During tea, the leader of the run turned up, thus making my journey unnecessary, but it mattered little – it had got me out.  We started back together in the dark, traversing the rough winding route to High Legh, then down via Broomedge to Warburton.  Whilst crossing Chat Moss, a violent rainstorm came on, but we managed to weather it without capes – we follow ‘Wayfarer’s’ idea of letting it thoroughly settle in before donning capes, for very often, as in this case, the rain eases when capes are put on, starting again when they are packed away.  Glazebury, then lamp-lit roads to Butts Bridge, lanes to Atherton, and up Squires (or Fair’s) Brow, brought us home about 10pm.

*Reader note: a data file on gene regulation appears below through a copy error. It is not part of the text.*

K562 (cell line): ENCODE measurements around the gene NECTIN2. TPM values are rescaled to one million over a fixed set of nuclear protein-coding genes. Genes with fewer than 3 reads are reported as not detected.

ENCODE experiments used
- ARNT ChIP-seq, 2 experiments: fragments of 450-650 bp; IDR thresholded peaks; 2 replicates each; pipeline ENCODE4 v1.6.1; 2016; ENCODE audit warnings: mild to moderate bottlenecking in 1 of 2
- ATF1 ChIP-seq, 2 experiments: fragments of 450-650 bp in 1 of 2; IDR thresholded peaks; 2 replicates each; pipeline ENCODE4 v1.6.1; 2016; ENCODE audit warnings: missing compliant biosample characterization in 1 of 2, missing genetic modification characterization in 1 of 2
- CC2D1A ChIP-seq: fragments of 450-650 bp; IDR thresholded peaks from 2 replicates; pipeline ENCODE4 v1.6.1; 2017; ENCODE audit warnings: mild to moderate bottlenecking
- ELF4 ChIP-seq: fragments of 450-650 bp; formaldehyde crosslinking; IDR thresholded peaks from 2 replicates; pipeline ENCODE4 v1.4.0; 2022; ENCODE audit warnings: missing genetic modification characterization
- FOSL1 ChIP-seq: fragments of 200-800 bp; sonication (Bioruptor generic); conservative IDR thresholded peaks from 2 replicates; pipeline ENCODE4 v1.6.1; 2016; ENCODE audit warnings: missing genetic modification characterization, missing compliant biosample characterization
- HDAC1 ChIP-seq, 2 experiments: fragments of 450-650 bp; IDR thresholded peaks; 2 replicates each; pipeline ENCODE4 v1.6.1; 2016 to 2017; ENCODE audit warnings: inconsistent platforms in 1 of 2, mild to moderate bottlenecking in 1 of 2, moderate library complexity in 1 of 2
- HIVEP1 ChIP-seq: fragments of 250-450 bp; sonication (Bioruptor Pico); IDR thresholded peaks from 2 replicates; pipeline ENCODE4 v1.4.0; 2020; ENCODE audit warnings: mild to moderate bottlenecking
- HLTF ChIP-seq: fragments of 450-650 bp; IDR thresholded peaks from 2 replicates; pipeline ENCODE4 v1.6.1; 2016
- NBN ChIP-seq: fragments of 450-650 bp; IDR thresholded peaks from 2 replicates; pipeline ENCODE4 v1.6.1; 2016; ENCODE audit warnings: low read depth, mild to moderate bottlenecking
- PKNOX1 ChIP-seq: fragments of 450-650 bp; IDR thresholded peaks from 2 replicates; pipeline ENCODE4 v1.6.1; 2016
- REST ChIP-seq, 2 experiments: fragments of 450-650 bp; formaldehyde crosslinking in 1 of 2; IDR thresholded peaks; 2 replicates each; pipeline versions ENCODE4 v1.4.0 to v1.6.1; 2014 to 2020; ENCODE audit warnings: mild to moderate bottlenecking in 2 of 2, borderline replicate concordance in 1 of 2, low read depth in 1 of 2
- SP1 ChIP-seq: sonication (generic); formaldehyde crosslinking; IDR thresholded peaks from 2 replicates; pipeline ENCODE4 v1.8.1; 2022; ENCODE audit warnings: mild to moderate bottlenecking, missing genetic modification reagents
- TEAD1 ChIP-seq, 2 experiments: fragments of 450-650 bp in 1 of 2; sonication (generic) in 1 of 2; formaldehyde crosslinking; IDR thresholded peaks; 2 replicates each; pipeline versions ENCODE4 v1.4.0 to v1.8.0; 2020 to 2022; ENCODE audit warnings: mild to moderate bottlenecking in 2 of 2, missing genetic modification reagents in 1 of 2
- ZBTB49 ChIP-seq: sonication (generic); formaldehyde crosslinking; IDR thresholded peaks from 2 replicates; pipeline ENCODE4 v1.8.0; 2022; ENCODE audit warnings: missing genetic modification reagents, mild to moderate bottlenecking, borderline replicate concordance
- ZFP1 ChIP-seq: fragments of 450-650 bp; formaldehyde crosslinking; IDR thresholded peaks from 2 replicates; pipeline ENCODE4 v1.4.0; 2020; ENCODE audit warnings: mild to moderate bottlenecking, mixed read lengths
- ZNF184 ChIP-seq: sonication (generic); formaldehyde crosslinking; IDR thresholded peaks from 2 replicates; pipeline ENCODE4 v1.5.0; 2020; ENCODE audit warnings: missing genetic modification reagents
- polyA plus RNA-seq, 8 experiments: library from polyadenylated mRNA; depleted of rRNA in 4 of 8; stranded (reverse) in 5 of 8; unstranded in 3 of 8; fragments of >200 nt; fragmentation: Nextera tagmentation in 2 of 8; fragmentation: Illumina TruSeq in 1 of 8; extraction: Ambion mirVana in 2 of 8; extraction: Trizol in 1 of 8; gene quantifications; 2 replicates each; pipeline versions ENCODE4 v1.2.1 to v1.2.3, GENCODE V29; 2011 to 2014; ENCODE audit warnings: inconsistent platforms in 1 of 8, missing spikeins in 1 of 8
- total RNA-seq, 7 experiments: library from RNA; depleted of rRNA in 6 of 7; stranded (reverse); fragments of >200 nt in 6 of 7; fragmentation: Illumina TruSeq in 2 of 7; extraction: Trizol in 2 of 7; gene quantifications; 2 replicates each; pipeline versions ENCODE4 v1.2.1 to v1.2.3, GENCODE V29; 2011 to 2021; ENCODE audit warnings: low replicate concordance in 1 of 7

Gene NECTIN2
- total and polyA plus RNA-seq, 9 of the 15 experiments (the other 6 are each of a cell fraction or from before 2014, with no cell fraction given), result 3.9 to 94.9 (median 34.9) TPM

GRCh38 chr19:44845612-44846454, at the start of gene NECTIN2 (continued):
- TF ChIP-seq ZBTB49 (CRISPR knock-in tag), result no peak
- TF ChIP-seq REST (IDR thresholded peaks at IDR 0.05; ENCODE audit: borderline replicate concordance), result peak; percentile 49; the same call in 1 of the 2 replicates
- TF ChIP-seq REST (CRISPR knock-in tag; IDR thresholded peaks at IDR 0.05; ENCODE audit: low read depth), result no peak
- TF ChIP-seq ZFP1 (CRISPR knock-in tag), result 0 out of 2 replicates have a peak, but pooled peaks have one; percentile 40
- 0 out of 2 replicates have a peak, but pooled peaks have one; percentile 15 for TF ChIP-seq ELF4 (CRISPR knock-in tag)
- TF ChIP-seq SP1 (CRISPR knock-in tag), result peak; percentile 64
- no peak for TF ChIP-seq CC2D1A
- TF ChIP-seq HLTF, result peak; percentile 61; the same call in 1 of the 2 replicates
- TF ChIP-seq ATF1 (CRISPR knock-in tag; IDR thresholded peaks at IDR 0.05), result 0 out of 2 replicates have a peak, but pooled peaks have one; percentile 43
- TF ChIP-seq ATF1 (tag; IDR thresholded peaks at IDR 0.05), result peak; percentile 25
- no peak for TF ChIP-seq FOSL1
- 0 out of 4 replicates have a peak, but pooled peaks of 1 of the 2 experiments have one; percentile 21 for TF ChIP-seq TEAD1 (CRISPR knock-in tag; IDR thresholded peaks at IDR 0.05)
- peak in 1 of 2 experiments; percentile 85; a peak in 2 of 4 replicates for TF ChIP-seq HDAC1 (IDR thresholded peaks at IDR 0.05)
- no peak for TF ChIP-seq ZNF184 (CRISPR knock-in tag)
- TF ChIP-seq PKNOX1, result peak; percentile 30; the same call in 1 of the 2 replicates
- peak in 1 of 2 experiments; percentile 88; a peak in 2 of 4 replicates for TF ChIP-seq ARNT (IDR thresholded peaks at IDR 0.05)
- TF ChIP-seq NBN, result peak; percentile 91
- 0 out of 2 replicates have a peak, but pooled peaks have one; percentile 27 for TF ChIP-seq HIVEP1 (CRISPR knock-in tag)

58 miles

Website Information

Post:     Just to remind our readers that this coming Sunday, 30 April 2017  I shall be altering the format to get around changes that have been made to the website by the Website owners, WordPress.

From this Sunday, apart from the two remaining Catch up Sketches pages still in the pipeline, all Posts and Pages will be rolled into the Post page and there will in consequence be no links needed to get to the page, cos there will be no separate page.

You will all find it easier, and my propensity for mucking up the links will have gone on a very long holiday indeed.  Incidentally, I shall be out of the country from the 27 of May, apart from ten days in July (6th to the 16th), until late September, relaxing in my caravan.

David Warner          And many thanks for your support.